Microsoft's Band Strives to Watch You More CloselyBy
There are so many fitness bands and smartwatches on the market that the intrepid consumer could cover both arms with them, leaving a little room for next year’s Apple Watch.
Microsoft is betting that its Band, on sale today, will be able to distinguish itself by digging deeper into users’ devices and apps to suck up data on their fitness, sleep, and general health habits. Then its companion app, Health, predicts future issues and serves as a free source of advice. “One thing health and fitness trackers do incredibly well today is tell you about your past, but you would be hard-pressed to find devices that do a decent job of giving you actionable information,” says Ramon Llamas, an analyst at IDC.
At $199, Microsoft Band is pricier than competing fitness bands from companies like Fitbit and Jawbone. It doesn’t have the design intended to compete with the Apple Watch, which starts at $349, says Llamas.
Microsoft Vice President Yusuf Mehdi, with a watch on one hand and his Band on the other, takes pains to avoid comparisons to Apple’s smartwatch. Although Microsoft’s product tells time, he says, it isn’t designed to be a statement piece.
It’s smart for Microsoft to avoid running headlong into the Apple juggernaut, says James McQuivey, an analyst at Forrester Research. The only problem is the high-end fitness enthusiast market is smaller than the likely smartwatch market, he says.
“They tried to position it as a thing you might wear on your other hand to a watch,” he says. “It evades the Apple competition question and makes it look like they’ve made maybe a better Fitbit and for people who are intensely fitness-focused.”
Out of the box, the Band can connect to the Health app running on mobile phones with Windows but also with rival operating systems like Apple’s iOS and Google Android. Starting in January, customers will be able to use the app with other fitness bands, watches, and phones that run iOS and Android.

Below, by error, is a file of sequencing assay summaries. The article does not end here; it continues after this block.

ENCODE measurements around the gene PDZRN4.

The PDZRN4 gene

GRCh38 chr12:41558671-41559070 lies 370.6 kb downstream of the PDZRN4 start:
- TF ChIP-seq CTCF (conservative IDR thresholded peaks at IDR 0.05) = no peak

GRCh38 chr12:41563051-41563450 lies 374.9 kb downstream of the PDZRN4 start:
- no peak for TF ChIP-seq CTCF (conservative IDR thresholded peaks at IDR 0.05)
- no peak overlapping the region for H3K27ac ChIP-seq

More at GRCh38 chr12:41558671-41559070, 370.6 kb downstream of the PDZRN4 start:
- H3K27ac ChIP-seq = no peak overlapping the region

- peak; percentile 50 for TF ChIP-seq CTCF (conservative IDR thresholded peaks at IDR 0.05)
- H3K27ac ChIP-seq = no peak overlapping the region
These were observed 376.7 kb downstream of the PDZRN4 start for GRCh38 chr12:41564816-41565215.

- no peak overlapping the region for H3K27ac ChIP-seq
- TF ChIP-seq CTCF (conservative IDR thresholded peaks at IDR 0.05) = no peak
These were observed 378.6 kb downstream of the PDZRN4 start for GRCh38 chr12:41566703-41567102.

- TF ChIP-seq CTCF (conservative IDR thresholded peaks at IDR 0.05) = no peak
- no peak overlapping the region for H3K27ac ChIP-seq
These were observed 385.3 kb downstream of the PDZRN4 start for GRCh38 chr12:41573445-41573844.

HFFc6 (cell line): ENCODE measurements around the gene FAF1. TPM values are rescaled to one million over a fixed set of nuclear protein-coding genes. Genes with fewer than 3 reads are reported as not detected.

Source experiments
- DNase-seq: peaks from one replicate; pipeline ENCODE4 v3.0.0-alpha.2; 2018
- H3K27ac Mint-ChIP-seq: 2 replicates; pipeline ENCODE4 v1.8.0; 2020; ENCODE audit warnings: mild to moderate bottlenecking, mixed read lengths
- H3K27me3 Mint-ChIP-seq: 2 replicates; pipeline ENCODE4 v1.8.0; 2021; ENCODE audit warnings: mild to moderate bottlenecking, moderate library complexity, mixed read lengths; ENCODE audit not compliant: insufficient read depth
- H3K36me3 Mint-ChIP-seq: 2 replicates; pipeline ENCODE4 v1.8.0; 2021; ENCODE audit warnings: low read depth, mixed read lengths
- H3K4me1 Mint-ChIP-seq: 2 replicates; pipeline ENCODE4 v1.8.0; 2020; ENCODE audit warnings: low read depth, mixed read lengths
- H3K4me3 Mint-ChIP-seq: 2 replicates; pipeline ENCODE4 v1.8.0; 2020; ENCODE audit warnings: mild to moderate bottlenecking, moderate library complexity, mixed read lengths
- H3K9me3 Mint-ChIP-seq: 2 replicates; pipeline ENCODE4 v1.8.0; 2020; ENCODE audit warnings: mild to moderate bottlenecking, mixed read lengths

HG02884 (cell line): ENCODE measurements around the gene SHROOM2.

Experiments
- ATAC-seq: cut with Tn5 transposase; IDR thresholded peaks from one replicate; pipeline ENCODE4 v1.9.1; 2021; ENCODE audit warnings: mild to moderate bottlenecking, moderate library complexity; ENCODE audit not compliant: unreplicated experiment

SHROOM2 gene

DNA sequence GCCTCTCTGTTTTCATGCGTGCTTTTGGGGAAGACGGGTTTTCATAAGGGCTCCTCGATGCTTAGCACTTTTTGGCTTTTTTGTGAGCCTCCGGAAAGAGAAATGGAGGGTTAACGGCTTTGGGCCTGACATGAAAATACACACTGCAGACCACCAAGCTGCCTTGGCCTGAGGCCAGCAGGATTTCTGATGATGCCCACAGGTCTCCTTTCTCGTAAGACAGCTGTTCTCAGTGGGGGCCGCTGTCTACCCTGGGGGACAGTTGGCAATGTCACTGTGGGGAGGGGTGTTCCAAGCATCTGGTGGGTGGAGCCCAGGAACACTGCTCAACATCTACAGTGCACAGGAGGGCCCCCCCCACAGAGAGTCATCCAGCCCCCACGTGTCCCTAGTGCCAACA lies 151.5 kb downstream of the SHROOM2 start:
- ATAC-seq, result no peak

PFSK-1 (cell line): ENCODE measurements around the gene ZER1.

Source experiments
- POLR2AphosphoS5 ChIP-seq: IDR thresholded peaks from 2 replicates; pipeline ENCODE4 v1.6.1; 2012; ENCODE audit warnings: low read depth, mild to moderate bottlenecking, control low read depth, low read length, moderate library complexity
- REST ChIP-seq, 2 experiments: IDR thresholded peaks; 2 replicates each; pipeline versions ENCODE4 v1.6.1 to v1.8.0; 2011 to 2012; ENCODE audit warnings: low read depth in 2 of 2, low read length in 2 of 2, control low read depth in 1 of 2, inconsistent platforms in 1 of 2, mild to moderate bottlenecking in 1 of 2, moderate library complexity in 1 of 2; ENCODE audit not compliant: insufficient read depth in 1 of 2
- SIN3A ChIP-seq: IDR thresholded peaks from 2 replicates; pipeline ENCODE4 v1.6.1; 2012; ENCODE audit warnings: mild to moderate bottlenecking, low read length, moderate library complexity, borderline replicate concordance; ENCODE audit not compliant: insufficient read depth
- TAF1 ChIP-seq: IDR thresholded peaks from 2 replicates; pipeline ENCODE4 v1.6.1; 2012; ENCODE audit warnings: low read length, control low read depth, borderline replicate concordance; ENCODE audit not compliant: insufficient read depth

The Band is packed with 10 different sensors tracking things like GPS, acceleration, skin temperature, ultraviolet light exposure, heart rate, and stress, as measured by the changes in electrical resistance of a person’s skin. It will be able to tell users such things as how much deep sleep they’re getting, whether they’re burning calories from fat or carbs, where they lagged during a workout, and how long it takes to recover from a particular type of exercise.
With a user’s permission in the future, Microsoft will connect Band and Health to its Office and calendar data, to cross-reference exercise with travel and sleep schedules during busier weeks. Customers can even pay with the Band at Starbucks, though the Health app isn’t automatically tracking the 430 calories in your Venti Pumpkin Spice Frappuccino.
Nine months into the tenure of Chief Executive Satya Nadella, the products bear several hallmarks of his strategy so far. One is the cross-platform approach of building products that work with Microsoft’s rivals as well as with Windows. Another is the focus on Microsoft as a company that can help users and companies stitch their data together in a way not all makers of gear can. “That’s something that’s been interesting to watch Microsoft wrestle with,” says McQuivey, “to find the things it really does do well.”
One more hallmark of the Nadella era: The Band will initially be available in the U.S. only and in limited quantities. That way, the company can tweak the first version—and avoid getting stuck with a ton of excess inventory if consumers don’t buy it. Call it a lesson learned from the Surface tablet. “It’s a first step,” says Microsoft’s Mehdi, who serves as vice president of devices and studios. “We are focused on getting feedback, learning, and adjusting.”